Your baby’s bottle does not belong in the crib.
Infants love to suckle — the impulse to nurse and suckle at the breast is there at birth and remains strong for a few years afterwards. But while parents might think to put their baby to bed with a bottle of milk at night to help them feel comforted, your dentist will tell you that doing so may wreak havoc on young teeth just as they are appearing.
About BABY BOTTLE TOOTH DECAY (BBTD)
Decay infants get from having a bottle is the number one cause of cavities in infants. With teeth, you need to remember that decay can start as soon as a child’s baby teeth appear. What matters is not necessarily the kind of food you are giving your child — though sugary snacks and drinks are more harmful than healthy ones — but the length of time young teeth encounter sugar.
What causes baby bottle tooth decay?
Tooth decay can occur when liquids are in contact with the teeth for a prolonged period of time. These include:
- Drinks containing sugar
If you allow your child to fall asleep with a bottle in the mouth, or if the child is constantly drinking a liquid with sugar in it, the sugar will coat the upper part of the teeth and normal bacteria in the mouth will change that sugar to acid. The enamel on baby’s teeth are only half the thickness of an eggshell. This makes these teeth especially vulnerable to cavities.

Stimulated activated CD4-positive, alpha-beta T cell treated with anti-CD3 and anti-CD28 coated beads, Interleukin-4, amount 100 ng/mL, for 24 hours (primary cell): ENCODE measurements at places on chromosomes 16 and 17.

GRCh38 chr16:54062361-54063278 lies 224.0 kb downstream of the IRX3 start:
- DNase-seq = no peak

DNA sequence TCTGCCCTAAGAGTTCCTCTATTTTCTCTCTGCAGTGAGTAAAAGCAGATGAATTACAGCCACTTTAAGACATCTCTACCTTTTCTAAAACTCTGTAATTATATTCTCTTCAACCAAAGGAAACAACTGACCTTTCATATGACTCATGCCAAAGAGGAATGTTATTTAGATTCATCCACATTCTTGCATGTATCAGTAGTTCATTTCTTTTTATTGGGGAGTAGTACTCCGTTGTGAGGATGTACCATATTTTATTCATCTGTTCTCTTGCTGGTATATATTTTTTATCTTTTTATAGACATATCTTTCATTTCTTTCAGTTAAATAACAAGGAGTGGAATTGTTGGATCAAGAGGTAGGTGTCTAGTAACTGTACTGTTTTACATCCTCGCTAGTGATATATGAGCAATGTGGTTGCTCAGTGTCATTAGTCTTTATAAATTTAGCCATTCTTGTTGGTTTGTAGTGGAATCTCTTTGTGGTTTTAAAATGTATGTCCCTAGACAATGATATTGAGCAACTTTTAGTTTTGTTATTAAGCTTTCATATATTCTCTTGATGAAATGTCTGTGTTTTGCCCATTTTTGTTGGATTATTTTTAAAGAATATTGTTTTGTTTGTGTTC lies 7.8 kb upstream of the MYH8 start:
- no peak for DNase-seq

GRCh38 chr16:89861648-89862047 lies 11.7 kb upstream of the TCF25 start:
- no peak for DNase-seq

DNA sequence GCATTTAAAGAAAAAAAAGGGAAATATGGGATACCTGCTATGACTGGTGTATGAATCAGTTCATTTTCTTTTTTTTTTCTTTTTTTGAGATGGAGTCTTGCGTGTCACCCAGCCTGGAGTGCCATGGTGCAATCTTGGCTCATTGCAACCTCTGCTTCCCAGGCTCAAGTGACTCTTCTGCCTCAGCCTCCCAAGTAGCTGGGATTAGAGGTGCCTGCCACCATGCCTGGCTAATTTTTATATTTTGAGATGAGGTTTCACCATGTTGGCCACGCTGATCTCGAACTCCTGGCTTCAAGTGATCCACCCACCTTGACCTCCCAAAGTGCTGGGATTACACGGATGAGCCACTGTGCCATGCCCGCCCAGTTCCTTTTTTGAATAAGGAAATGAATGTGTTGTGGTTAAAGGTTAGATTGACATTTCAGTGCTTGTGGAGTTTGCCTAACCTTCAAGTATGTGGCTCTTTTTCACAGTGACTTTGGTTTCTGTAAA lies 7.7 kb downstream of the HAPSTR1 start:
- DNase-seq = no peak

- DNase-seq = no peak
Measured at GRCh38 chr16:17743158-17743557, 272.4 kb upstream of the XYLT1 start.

If your child does get these cavities, they might be treated at your McMinnville dentist or removed entirely. If they must be removed, permanent teeth may grow in crooked or crowded because the baby teeth weren’t there to serve as space savers.
The answer is clear, and it’s no laughing matter.
- Never give your baby a crib bottle.
- Don’t let your infant drink constantly from a bottle all day long.
- Get your infant interested in cups as early as seems right for then.
- If your infant is attached to the bottle, begin to fill it with water.
- If you notice white spots on your baby’s teeth, see the dentist immediately for treatment.
If you have a child who can’t stop on the bottle, come talk with us. We will help you determine if he/she may need treatment and give you advice on how to wean off the bottle carefully, safely and with minimal tears.
If you are concerned about your child’s teeth please don’t hesitate to call your dentist. We can be reached at 503-472-2222 or firstname.lastname@example.org.